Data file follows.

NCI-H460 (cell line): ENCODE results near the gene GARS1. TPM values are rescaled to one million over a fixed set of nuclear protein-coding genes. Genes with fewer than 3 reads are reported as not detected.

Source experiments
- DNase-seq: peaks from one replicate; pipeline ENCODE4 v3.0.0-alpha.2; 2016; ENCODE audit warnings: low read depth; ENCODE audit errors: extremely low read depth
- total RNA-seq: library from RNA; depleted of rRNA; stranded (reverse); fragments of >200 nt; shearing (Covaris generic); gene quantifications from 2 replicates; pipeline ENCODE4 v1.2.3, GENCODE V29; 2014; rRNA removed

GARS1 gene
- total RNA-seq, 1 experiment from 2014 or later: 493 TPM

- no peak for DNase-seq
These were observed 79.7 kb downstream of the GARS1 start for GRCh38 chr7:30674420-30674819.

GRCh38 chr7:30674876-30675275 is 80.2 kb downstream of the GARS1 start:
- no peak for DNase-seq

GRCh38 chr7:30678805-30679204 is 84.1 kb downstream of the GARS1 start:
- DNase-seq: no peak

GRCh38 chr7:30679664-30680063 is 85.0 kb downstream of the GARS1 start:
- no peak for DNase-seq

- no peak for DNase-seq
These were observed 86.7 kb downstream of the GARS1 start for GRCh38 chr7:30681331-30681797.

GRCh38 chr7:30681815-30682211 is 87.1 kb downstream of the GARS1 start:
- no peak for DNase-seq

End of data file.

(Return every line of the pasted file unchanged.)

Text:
NCI-H460 (cell line): ENCODE results near the gene GARS1. TPM values are rescaled to one million over a fixed set of nuclear protein-coding genes. Genes with fewer than 3 reads are reported as not detected.

Source experiments
- DNase-seq: peaks from one replicate; pipeline ENCODE4 v3.0.0-alpha.2; 2016; ENCODE audit warnings: low read depth; ENCODE audit errors: extremely low read depth
- total RNA-seq: library from RNA; depleted of rRNA; stranded (reverse); fragments of >200 nt; shearing (Covaris generic); gene quantifications from 2 replicates; pipeline ENCODE4 v1.2.3, GENCODE V29; 2014; rRNA removed

GARS1 gene
- total RNA-seq, 1 experiment from 2014 or later: 493 TPM

- no peak for DNase-seq
These were observed 79.7 kb downstream of the GARS1 start for GRCh38 chr7:30674420-30674819.

GRCh38 chr7:30674876-30675275 is 80.2 kb downstream of the GARS1 start:
- no peak for DNase-seq

GRCh38 chr7:30678805-30679204 is 84.1 kb downstream of the GARS1 start:
- DNase-seq: no peak

GRCh38 chr7:30679664-30680063 is 85.0 kb downstream of the GARS1 start:
- no peak for DNase-seq

- no peak for DNase-seq
These were observed 86.7 kb downstream of the GARS1 start for GRCh38 chr7:30681331-30681797.

GRCh38 chr7:30681815-30682211 is 87.1 kb downstream of the GARS1 start:
- no peak for DNase-seq